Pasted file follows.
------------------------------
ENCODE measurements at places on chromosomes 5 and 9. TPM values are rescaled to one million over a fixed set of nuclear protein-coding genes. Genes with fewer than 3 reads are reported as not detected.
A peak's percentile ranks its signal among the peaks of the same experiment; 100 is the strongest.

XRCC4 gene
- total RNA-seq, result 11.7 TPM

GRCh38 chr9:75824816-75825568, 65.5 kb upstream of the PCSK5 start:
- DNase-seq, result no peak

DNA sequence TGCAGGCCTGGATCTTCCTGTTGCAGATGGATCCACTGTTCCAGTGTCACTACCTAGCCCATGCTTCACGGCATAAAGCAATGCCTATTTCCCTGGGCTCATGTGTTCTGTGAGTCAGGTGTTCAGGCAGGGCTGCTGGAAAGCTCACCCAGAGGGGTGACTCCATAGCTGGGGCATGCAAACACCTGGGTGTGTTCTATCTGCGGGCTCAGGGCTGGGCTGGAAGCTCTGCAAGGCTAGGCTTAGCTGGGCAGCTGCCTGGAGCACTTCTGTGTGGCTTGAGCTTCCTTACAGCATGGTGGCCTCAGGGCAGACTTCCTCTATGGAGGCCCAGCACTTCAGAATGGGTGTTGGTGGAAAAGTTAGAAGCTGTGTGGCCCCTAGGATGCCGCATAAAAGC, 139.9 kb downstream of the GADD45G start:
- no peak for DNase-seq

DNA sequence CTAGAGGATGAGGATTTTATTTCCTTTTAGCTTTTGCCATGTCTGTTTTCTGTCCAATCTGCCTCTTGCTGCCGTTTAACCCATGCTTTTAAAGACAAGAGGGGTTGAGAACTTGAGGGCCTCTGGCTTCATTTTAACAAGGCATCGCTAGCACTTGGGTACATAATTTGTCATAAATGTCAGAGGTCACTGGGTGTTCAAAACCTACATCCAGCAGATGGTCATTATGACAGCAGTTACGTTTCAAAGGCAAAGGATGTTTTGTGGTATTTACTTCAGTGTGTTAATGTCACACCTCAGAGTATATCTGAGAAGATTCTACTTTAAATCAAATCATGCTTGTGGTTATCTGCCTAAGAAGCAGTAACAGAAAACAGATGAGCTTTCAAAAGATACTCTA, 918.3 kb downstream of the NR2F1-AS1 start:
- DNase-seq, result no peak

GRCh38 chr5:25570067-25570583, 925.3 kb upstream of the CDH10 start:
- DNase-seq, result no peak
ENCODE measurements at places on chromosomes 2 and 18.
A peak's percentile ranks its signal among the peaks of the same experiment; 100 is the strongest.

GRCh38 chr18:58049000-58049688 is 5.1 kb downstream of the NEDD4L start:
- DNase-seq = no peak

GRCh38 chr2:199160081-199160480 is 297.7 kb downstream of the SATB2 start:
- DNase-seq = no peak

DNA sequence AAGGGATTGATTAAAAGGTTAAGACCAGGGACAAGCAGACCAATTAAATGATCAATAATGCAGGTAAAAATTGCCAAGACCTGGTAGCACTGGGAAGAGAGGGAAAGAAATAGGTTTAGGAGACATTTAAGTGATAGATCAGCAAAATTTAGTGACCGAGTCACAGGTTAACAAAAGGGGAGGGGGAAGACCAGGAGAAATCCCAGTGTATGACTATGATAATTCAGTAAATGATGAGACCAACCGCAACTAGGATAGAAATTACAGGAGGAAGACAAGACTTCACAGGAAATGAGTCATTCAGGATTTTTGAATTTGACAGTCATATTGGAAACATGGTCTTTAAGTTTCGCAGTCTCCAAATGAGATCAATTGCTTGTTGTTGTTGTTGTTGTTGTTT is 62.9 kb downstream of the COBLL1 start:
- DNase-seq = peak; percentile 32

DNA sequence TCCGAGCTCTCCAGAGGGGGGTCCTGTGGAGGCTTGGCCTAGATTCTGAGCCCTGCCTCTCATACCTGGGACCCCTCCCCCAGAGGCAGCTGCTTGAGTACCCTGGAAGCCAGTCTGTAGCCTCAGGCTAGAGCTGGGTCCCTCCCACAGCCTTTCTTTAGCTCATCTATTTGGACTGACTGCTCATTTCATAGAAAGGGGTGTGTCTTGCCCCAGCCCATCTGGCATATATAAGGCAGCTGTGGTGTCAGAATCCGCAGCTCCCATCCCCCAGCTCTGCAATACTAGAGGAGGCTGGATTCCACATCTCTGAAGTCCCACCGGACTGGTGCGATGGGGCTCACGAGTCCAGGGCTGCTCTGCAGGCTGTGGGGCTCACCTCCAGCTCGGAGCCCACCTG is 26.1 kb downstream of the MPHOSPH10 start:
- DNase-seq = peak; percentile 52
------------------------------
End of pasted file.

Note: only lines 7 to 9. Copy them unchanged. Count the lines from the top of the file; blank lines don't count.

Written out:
DNA sequence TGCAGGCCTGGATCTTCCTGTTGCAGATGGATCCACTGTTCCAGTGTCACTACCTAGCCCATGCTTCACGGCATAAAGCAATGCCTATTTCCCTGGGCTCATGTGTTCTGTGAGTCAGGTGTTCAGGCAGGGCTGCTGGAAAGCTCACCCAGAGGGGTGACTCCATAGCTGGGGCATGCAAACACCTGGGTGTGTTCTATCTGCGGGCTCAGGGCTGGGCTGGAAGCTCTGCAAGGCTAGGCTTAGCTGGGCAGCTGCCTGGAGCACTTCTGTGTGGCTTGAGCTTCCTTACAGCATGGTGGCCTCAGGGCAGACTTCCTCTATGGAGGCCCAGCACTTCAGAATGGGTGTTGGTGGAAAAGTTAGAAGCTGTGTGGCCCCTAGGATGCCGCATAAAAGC, 139.9 kb downstream of the GADD45G start:
- no peak for DNase-seq

DNA sequence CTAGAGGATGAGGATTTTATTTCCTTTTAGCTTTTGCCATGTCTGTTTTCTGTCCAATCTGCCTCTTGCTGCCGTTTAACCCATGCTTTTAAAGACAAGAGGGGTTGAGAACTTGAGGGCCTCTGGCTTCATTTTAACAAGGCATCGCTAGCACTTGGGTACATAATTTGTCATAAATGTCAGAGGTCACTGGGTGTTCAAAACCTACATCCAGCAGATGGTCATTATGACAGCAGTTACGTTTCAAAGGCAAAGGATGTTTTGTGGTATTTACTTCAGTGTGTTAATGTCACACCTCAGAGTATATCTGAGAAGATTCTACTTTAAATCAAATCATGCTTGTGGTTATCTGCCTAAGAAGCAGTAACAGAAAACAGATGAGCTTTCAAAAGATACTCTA, 918.3 kb downstream of the NR2F1-AS1 start: